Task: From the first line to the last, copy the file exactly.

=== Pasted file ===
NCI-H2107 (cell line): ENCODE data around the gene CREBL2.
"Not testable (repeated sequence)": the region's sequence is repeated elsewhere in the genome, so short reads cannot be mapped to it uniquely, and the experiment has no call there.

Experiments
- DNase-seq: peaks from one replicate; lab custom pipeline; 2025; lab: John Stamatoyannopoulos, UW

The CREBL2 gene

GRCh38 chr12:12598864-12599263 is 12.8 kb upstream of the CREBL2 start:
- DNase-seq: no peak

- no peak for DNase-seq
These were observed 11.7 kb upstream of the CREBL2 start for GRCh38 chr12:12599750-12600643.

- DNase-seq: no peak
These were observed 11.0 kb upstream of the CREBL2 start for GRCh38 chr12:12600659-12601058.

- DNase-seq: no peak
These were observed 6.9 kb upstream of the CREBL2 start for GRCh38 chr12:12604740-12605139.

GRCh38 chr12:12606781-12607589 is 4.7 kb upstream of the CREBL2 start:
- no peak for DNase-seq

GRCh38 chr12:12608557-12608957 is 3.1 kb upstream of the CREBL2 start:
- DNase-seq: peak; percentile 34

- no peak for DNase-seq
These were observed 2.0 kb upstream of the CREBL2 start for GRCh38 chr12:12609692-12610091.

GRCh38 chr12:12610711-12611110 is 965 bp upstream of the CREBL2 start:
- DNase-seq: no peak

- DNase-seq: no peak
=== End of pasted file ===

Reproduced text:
NCI-H2107 (cell line): ENCODE data around the gene CREBL2.
"Not testable (repeated sequence)": the region's sequence is repeated elsewhere in the genome, so short reads cannot be mapped to it uniquely, and the experiment has no call there.

Experiments
- DNase-seq: peaks from one replicate; lab custom pipeline; 2025; lab: John Stamatoyannopoulos, UW

The CREBL2 gene

GRCh38 chr12:12598864-12599263 is 12.8 kb upstream of the CREBL2 start:
- DNase-seq: no peak

- no peak for DNase-seq
These were observed 11.7 kb upstream of the CREBL2 start for GRCh38 chr12:12599750-12600643.

- DNase-seq: no peak
These were observed 11.0 kb upstream of the CREBL2 start for GRCh38 chr12:12600659-12601058.

- DNase-seq: no peak
These were observed 6.9 kb upstream of the CREBL2 start for GRCh38 chr12:12604740-12605139.

GRCh38 chr12:12606781-12607589 is 4.7 kb upstream of the CREBL2 start:
- no peak for DNase-seq

GRCh38 chr12:12608557-12608957 is 3.1 kb upstream of the CREBL2 start:
- DNase-seq: peak; percentile 34

- no peak for DNase-seq
These were observed 2.0 kb upstream of the CREBL2 start for GRCh38 chr12:12609692-12610091.

GRCh38 chr12:12610711-12611110 is 965 bp upstream of the CREBL2 start:
- DNase-seq: no peak

- DNase-seq: no peak